As of this writing, there are a few days left for final submissions. I thought that I would publish this first to basically get the "preamble" over with!
Firstly, I want to thank all the people who have taken the time to download a rather substantial 75MB file, take the time to read the instructions, go through all that they needed to do to get it to play (eg. upload to music servers, run Foobar comparator, burn to CD, etc.), tolerate the varied genres (I got a few comments that "Keine Zeit" wasn't their cup of tea), and ultimately come to some conclusion and take the time to complete the survey.
Looking at comments in the survey response, clearly most respondents took this test seriously and took the time to give me a detailed account of the equipment used. I very much appreciate your support and charity.
Although I cannot vouch for complete accuracy, "Free Online Surveys" kept track of the international participation - here's a map of where responses came from so far:
It's great to see 5 continents represented. Not surprisingly, so far of 142 submissions, 60 respondents have come from N. America, 3 from S. America, 4 from Australia & New Zealand, 31 from Asia (big thanks to all the Singaporeans and Malaysians for getting the word out!), and 44 from Europe!
All together, I believe this test is one of the most "complete" audio tests of this nature in the sense that respondents have provided information about their confidence in themselves as well as details of the equipment used outside of a professional environment. The fact that respondents are using their own equipment in their own homes also allows for a "snapshot" into the naturalistic environment of the hi-fi / "audiophile" group responding to this survey through the forum invitations which I will talk about more in future sections.
Once again. A warm thank you to everyone who took the time to contribute!
Section 0: Personal Motivation and Disclaimer
As I noted in the testing material, the catalyst for this test had to do with discussions on an audiophile forum - Audio Asylum - back in Nov/Dec. 2012. Comments were made about how intolerably poor "320 kbps MP3" sounded to the point where it was felt by some that the difference in quality could be easily detected within seconds of listening to a piece of music passed through MP3 lossy encoding.
Over the years, I have long thought about running a blind "Crowd Test" over the Internet like this one. My first exposure to MP3 was back in 1995 when I ran into a copy of Madonna's "Holiday" while "surfing" over the university Usenet forums and was amazed at the fidelity achieved out of only a few megabytes. Through the late 1990's, I realized however that 128 kbps was inadequate (touted by Fraunhoffer as "CD quality") - obvious high frequency distortions were noted, "swooshing" sounds were obvious with a good pair of headphones, clear phase distortions running the music through the old Dolby Pro Logic DSP's of yesteryear was also most unwelcomed.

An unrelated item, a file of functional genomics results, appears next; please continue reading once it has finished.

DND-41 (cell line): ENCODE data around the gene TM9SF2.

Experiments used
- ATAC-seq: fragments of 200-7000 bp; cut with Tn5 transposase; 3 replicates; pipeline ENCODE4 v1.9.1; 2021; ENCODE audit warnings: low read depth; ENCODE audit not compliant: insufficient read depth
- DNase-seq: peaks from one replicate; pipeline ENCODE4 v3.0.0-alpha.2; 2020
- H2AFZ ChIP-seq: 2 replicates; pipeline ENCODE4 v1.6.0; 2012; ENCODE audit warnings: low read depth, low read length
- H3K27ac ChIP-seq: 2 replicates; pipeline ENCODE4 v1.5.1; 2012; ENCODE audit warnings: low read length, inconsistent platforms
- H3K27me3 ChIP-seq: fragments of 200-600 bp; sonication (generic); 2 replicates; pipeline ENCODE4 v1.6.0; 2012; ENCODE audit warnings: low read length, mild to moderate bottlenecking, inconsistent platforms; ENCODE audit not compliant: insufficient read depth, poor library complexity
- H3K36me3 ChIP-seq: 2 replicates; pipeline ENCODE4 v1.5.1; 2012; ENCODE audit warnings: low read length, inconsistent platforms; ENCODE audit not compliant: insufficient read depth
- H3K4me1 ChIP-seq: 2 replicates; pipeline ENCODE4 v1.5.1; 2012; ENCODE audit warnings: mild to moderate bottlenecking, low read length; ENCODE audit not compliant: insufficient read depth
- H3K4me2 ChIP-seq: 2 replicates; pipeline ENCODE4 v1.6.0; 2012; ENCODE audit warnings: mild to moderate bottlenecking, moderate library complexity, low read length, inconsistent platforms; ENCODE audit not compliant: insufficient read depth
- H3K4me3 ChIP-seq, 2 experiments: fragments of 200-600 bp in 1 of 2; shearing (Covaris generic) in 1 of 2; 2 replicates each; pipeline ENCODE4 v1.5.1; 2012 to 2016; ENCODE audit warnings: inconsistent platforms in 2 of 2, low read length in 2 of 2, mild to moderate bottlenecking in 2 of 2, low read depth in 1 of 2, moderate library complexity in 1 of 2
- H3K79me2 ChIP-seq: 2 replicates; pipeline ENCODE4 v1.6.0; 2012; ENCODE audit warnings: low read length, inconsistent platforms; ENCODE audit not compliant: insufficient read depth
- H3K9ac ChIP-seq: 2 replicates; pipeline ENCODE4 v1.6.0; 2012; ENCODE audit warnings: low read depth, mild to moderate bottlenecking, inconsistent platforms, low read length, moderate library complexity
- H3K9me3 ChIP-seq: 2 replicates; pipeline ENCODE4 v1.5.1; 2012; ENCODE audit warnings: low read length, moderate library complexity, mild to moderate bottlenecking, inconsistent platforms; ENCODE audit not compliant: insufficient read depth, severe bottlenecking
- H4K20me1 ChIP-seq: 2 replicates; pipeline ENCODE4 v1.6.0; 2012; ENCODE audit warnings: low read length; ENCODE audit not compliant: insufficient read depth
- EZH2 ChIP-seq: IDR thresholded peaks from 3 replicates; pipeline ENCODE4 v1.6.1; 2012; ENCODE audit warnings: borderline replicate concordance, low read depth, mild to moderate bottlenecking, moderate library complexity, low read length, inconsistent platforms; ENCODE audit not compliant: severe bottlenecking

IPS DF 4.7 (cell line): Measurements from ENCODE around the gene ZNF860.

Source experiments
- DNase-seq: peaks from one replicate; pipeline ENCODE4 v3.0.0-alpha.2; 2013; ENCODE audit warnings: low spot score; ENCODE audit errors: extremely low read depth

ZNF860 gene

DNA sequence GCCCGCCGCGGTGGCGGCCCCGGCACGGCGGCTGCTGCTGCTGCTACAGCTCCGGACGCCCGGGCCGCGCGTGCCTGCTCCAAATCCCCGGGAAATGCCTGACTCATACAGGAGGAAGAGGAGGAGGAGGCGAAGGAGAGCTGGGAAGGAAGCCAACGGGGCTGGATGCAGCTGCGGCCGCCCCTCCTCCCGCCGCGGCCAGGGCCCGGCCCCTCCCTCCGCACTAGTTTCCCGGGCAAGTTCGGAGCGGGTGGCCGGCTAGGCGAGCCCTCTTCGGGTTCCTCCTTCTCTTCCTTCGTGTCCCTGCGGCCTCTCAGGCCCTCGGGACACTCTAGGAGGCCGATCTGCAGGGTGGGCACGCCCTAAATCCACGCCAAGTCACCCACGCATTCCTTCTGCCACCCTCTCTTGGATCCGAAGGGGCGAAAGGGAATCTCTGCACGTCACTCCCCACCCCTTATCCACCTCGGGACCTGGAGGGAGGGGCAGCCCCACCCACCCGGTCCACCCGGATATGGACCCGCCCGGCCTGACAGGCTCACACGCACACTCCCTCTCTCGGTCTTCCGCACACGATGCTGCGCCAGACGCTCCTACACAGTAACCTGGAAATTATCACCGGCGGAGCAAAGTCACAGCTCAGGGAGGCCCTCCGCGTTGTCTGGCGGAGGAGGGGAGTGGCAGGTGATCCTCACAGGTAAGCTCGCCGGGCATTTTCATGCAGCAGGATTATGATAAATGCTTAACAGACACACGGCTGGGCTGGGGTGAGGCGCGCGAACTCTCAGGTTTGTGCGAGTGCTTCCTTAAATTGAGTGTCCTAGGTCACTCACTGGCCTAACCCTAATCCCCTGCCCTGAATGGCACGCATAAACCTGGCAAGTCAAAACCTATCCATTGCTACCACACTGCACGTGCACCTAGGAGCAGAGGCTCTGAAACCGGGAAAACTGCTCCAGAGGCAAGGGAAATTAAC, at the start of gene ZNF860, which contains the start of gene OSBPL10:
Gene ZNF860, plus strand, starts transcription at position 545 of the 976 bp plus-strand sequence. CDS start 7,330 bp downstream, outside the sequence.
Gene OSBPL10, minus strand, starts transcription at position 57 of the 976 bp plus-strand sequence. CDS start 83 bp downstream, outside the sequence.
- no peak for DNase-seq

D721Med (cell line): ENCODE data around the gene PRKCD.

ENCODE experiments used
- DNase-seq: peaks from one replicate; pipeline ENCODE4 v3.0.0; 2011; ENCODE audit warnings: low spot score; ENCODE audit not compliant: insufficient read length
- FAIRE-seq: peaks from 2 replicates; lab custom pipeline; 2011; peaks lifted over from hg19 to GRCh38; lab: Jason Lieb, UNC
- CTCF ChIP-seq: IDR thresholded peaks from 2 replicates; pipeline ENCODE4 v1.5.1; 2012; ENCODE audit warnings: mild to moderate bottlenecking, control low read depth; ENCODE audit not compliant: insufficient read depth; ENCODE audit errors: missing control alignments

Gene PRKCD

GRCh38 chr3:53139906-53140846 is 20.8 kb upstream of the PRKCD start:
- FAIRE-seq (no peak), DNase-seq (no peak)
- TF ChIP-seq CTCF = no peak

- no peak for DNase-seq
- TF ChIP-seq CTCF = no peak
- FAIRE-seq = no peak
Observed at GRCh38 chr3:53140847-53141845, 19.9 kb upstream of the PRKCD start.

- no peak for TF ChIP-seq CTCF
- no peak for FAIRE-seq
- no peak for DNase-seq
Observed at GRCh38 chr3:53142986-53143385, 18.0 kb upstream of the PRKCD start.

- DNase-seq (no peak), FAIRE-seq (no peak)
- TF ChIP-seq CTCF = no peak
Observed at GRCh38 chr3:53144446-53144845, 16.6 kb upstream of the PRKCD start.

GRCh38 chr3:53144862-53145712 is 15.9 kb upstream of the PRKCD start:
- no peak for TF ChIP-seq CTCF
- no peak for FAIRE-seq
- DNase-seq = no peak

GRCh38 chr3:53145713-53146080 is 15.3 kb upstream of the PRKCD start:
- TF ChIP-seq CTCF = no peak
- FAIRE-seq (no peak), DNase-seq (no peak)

By early 2000, I started migrating to a computer music-server based system and due to storage limits, decided to use MP3. In 2004, I went through my own tests of audio transparency and determined that LAME ABR at 210kbps, low pass filter set at 20kHz was transparent (actually, I thought 192kbps with ABR was good enough but I bumped up the low pass filter and bit rate just to be sure) with the equipment I had back then (primarily old pairs of Sony MDR-V6 & Grado SR60 headphones, Creative Audigy soundcard).
Over the years, as MP3 consumption increased, the audiophile press and general sentiment continued to deteriorate towards lossy compression in general despite advances made in algorithms. Bitrates have advanced up to 256+ kbps for most digital downloads these days as well. Despite all that has been written in the press or public opinion, I remained curious as to whether "transparency" with un-lossy-compressed CD audio is achievable.
For those who haven't read up on this, here are a few samples. Note that some of the articles do have good thoughts on the matter, but I'm questioning their take on what is perceivable sound quality; as if somehow MP3 (including high bitrate encoding) is a significant compromise in sound quality. Furthermore, I find it interesting that articles are taking the concept that "data rate" is equivalent to "sound quality" which I suspect was best publicized last year by Neil Young in his interviews (really? is bigger and more data better for perceived sound quality?).
- Neil Young and his rants against MP3 quality
- Wired's take
- Why MP3 sounds bad
- PCMag's take
Despite some comments I have received, this test is not about encouraging further adoption of MP3 - it's already adopted as the defacto lossy format. In my opinion, MP3 had its "time in the sun" as an efficient encoding scheme when storage was small and expensive (in fact it has been superseded by AAC/iTunes for many consumers). What I'm more interested in is whether the sound quality of MP3 encoding truly deteriorates to a point where it deserves to be the topic of great (or even any) criticism. From a practical perspective, if I buy a high bitrate MP3 from a place like Amazon, should I worry that I'm not able to experience the full sound quality even when played on good equipment?
Disclosure: I do not have any affiliations with the audio press, equipment manufacturers, and do not work in the audio field at all. This blog has no ads and I have no need for "clicks". I do not tout the contents of this study as "scientific" or even "accurate" by nature of the uncontrollable variables, but will try to present & interpret the data as objectively and thoroughly as I can.
In a few days, the survey will close... See you soon with preliminary results!